Welcome to another fascinating episode of Data Gurus! Sima is happy to have Rick Kelly, the Chief Product Officer of Fuel Cycle, joining her on the show today!
In this episode, Rick explains how he got to where he is today and discusses Fuel Cycle’s unique approach of linking with multiple API partners to offer different capabilities for specific communities to utilize and positioning itself as the Salesforce for communities.
Rick is currently the Chief Product Officer at Fuel Cycle, where he has worked since 2014. Before his tenure at Fuel Cycle, he worked at an early-stage health tech startup, taught political science, and worked in market research.
Outside of work, Rick volunteers with the bleeding disorders community and obsessively learns about food and cooking.
How Rick got to where he is in his career
Rick started his career in market research by accident. When he left grad school in 2009, the company he was going to work for went insolvent. So he got referred to a sample company and started working in market research. He left market research to spend a year teaching political science and then took some time off to travel to India, where he worked for a tech startup based in San Francisco. After moving back to the US in a hurry because his baby had a rare bleeding disorder, he emailed a former colleague and ended up working at Fuel Cycle.
The State of Communities
The State of Communities was the title of Rick’s presentation at an IIEX Conference in April 2022. Fuel Cycle is known for its research communities, so they are interested in how those communities get used, different use cases, and what leads to the adoption of communities. They run a study each year amongst their research practitioners to better understand how they utilize their communities. That develops their content and informs their product development and where they invest on their platform.
Most of Fuel Cycle’s customers are brands, big enterprises, and licensing communities over the long term. In many cases, they put three-year-plus deals together to help their customers stay engaged with key audiences. So when they talk about Fuel Cycle, they take it beyond communities and call it the Market Research Cloud because they enable their customers to maintain a constant connection with their key audiences. They also help accelerate decision-making with their suite of solutions and integrated partner platforms.
Integrating with partners
Fuel cycle has a platform in a robust set of APIs that allows them to integrate with more than forty partners.
A developer platform
A decision got made to treat fuel Cycle as a developer platform. They decided to go API first and partner extensively to deliver broader functionality to high-demand researchers.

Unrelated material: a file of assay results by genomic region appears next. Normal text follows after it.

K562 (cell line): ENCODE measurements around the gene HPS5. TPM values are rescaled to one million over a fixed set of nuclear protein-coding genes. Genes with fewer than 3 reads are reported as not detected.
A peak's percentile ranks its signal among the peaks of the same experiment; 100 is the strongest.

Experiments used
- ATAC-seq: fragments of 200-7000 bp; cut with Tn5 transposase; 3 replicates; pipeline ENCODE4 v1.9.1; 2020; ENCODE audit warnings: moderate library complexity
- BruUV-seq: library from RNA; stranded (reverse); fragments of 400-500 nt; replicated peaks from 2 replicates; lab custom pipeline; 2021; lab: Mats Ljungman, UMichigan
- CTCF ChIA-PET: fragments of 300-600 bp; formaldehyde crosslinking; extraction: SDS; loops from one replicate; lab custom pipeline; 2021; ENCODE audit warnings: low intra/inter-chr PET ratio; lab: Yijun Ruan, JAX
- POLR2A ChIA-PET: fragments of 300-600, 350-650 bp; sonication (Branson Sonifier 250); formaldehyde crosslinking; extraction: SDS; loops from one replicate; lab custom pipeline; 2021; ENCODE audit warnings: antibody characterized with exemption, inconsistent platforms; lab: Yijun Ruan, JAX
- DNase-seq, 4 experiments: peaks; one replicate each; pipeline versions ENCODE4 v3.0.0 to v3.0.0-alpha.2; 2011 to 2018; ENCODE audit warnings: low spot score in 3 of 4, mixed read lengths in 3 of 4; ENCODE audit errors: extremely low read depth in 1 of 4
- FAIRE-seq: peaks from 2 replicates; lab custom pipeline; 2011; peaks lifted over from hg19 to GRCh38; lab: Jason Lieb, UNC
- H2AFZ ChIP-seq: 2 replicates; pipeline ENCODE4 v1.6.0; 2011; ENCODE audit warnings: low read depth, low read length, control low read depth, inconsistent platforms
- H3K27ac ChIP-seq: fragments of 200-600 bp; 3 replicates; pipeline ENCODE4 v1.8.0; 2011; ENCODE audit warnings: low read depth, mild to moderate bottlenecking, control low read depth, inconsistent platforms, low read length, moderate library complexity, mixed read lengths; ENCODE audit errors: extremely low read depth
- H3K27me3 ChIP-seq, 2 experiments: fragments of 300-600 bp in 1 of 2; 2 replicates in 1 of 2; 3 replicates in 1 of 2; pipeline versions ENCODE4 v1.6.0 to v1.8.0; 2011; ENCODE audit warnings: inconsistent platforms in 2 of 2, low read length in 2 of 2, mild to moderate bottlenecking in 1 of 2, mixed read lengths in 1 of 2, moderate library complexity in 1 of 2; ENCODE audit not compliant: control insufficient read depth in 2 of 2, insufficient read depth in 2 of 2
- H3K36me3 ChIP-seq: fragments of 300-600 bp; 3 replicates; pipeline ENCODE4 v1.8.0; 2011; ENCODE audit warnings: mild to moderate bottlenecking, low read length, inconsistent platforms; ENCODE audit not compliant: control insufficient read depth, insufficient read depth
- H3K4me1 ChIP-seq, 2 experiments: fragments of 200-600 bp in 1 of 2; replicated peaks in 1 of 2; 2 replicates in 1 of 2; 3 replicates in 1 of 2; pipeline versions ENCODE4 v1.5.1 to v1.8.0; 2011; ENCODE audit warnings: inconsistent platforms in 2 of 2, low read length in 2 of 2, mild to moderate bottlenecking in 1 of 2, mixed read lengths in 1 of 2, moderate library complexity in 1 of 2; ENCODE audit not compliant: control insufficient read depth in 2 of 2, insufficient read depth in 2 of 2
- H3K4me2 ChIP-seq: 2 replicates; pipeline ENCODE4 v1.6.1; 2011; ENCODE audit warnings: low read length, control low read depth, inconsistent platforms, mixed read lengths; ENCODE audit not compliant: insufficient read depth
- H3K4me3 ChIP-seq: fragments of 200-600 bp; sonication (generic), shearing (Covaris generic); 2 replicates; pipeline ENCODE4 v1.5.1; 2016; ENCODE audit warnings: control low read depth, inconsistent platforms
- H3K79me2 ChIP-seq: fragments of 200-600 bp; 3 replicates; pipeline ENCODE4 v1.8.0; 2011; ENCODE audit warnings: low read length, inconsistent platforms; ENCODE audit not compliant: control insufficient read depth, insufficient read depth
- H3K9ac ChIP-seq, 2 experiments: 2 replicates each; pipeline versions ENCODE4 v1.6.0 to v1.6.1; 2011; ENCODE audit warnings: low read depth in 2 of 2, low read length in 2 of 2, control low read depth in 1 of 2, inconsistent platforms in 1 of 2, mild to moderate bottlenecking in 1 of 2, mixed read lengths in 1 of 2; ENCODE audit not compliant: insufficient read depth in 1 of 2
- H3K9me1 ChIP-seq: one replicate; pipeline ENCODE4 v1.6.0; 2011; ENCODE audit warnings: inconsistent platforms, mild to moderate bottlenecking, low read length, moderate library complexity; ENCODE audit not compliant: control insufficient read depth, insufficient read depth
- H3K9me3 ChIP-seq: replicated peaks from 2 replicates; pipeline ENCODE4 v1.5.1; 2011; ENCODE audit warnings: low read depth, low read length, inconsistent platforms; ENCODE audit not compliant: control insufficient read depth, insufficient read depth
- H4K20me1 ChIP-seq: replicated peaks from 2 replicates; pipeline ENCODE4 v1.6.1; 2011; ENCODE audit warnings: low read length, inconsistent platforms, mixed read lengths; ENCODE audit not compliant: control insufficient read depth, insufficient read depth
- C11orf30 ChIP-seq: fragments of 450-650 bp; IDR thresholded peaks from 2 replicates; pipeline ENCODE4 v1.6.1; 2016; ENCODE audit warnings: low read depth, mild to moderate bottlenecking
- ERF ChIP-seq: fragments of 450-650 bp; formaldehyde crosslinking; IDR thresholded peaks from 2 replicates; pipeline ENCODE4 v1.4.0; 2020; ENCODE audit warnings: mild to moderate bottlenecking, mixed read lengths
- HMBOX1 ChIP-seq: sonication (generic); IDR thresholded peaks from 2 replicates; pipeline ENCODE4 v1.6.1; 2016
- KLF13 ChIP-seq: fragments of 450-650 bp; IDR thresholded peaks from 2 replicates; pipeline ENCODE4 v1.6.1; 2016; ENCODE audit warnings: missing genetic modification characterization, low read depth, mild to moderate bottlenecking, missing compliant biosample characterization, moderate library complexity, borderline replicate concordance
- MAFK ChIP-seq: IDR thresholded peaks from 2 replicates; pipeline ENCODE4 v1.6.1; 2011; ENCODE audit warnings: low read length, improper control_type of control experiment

Fuel Cycle believes that the world needs more research. They advocate for that.
Bad business decisions
Bad business decisions get made often. It usually happens because those decisions have neither been validated by customers nor prospective customers.
More efficient businesses
Businesses will run more efficiently if insights are made more accessible to decision-makers. That will also reduce the existing economic dead-weight loss in the world.
The world needs more research
The world needs more research. That means market research needs to scale beyond the insights department to be truly effective.
Use cases are growing dramatically outside the core research persona.
Research practitioners do a challenging job. Rick believes that the best way to deliver value to an organization is to unchain some insights practices from the insights team and push more self-serve capabilities out to stakeholders.
Some of the challenges related to communities
A community is a program. So it has to be well run and maintained. If you use a community just to run surveys, you are probably over-investing in it. Communities need to be exercised, so they require a regular cadence of information. You also have to close the feedback loop and tell people how their information gets actioned on.
The most important thing for communities
The most important thing for communities is to feed and grow them steadily.
The customers of Fuel Cycle who tie communities into their business systems tend to be exceptionally successful.
Insights are more accessible
Insights are more accessible now, so more and more organizations are using them to make decisions.
Growth in global trade exploded in the 1960s due to the introduction of shipping containers. Shipping containers standardized the packaging of goods and enabled ports to become more efficient. About 60% of all trade between countries today can be attributed to adopting a common shipping infrastructure (containers).
The world needs more research, better decisions, and more decisions informed by consumer feedback. Standardization is ultimately like shipping containers because it is essential for obtaining the necessary volume and accuracy. That’s why insights need to be more accessible.
Most effective organizations take measures to make data use acceptable.
Insights should be forward-looking and used to inform as many decisions as possible.
There are three core anchors of motivation within research communities:
- Utilitarian (financial incentives)
- Community orientation and common interest
- Brand impact
Communities evolve, so the value proposition offered to participants has to get revisited often.
Things that should not get done in a community
Some things should not get done in a community. That is why Fuel Cycle has panel partners to enable research with customer audiences within a community and prospects in a panel.
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